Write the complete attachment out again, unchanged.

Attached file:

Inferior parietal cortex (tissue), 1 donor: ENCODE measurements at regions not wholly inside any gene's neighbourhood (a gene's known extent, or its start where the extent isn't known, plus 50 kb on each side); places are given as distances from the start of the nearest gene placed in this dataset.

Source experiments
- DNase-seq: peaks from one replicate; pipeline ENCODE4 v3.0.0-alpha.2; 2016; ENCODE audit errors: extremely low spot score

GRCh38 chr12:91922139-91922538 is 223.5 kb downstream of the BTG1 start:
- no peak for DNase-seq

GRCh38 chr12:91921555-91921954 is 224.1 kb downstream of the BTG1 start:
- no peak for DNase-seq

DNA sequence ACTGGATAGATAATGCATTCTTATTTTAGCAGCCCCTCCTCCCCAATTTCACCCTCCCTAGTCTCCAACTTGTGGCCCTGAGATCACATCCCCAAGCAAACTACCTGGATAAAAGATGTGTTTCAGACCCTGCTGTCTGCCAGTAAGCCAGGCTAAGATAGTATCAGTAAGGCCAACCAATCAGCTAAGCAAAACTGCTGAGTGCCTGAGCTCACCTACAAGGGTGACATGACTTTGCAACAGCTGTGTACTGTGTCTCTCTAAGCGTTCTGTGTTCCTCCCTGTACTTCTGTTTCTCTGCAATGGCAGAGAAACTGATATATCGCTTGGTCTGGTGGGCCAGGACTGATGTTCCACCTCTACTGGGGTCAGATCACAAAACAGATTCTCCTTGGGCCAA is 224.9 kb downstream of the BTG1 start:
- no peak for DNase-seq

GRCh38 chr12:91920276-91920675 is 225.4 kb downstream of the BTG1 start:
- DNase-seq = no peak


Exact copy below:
Inferior parietal cortex (tissue), 1 donor: ENCODE measurements at regions not wholly inside any gene's neighbourhood (a gene's known extent, or its start where the extent isn't known, plus 50 kb on each side); places are given as distances from the start of the nearest gene placed in this dataset.

Source experiments
- DNase-seq: peaks from one replicate; pipeline ENCODE4 v3.0.0-alpha.2; 2016; ENCODE audit errors: extremely low spot score

GRCh38 chr12:91922139-91922538 is 223.5 kb downstream of the BTG1 start:
- no peak for DNase-seq

GRCh38 chr12:91921555-91921954 is 224.1 kb downstream of the BTG1 start:
- no peak for DNase-seq

DNA sequence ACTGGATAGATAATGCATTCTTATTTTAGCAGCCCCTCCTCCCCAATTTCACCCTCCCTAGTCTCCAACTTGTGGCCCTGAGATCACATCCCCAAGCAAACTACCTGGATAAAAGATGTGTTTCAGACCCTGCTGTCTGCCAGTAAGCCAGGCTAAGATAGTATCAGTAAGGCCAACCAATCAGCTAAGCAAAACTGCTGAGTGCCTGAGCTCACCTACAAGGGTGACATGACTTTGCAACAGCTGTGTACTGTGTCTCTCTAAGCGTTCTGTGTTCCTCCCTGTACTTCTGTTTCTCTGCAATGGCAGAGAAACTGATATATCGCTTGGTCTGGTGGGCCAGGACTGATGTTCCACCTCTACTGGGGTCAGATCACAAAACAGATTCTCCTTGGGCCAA is 224.9 kb downstream of the BTG1 start:
- no peak for DNase-seq

GRCh38 chr12:91920276-91920675 is 225.4 kb downstream of the BTG1 start:
- DNase-seq = no peak